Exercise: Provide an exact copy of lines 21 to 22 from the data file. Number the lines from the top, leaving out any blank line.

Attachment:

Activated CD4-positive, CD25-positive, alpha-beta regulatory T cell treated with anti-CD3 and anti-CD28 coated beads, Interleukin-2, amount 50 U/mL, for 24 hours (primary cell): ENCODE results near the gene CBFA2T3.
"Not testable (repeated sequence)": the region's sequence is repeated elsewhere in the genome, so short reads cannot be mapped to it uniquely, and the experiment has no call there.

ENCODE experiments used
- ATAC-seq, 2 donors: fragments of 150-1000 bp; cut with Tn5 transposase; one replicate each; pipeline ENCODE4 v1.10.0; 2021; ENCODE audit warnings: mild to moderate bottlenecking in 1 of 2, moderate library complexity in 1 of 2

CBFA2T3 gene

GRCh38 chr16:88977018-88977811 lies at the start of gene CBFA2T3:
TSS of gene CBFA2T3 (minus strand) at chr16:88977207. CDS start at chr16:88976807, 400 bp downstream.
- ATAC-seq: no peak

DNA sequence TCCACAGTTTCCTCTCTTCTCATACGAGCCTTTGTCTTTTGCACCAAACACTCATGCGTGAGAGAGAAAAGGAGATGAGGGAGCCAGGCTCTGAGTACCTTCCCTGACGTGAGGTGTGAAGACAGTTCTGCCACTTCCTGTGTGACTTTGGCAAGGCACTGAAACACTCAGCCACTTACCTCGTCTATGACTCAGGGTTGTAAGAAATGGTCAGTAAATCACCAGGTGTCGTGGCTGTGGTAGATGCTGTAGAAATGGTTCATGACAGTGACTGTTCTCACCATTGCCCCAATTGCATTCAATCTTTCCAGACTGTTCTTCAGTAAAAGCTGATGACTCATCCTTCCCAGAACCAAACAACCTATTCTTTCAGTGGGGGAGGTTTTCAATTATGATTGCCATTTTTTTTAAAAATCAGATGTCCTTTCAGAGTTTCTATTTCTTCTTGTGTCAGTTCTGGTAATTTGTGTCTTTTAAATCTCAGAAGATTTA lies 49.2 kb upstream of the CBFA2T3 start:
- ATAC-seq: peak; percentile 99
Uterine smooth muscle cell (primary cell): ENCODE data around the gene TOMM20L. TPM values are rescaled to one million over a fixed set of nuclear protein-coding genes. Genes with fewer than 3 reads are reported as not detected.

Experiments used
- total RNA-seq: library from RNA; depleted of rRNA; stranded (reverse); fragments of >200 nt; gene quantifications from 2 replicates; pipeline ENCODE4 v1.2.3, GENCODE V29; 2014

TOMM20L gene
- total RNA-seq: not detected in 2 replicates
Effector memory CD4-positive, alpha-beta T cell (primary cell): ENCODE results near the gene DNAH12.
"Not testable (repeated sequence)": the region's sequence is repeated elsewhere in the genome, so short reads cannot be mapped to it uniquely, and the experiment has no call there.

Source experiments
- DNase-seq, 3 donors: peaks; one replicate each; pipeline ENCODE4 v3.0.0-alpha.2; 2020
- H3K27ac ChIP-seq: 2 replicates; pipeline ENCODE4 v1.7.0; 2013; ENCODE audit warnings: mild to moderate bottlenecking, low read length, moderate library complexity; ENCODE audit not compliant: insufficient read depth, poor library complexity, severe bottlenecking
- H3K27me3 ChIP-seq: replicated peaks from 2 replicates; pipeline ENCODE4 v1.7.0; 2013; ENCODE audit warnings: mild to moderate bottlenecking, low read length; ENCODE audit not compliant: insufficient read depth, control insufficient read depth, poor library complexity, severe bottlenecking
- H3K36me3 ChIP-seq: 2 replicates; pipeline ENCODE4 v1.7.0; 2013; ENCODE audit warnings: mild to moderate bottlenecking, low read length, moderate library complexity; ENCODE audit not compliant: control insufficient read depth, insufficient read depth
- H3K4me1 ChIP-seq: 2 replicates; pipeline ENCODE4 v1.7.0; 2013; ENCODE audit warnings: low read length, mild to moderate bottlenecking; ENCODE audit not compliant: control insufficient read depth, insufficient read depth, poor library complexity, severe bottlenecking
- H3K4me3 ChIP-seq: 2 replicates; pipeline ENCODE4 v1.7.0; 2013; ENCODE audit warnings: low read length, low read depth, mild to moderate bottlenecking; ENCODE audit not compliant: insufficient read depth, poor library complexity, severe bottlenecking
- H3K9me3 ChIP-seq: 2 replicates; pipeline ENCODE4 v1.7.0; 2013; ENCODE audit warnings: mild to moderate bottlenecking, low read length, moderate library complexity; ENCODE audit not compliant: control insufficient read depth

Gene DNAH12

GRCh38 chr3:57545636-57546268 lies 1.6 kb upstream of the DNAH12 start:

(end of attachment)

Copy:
- H3K27me3 ChIP-seq: replicated peaks from 2 replicates; pipeline ENCODE4 v1.7.0; 2013; ENCODE audit warnings: mild to moderate bottlenecking, low read length; ENCODE audit not compliant: insufficient read depth, control insufficient read depth, poor library complexity, severe bottlenecking
- H3K36me3 ChIP-seq: 2 replicates; pipeline ENCODE4 v1.7.0; 2013; ENCODE audit warnings: mild to moderate bottlenecking, low read length, moderate library complexity; ENCODE audit not compliant: control insufficient read depth, insufficient read depth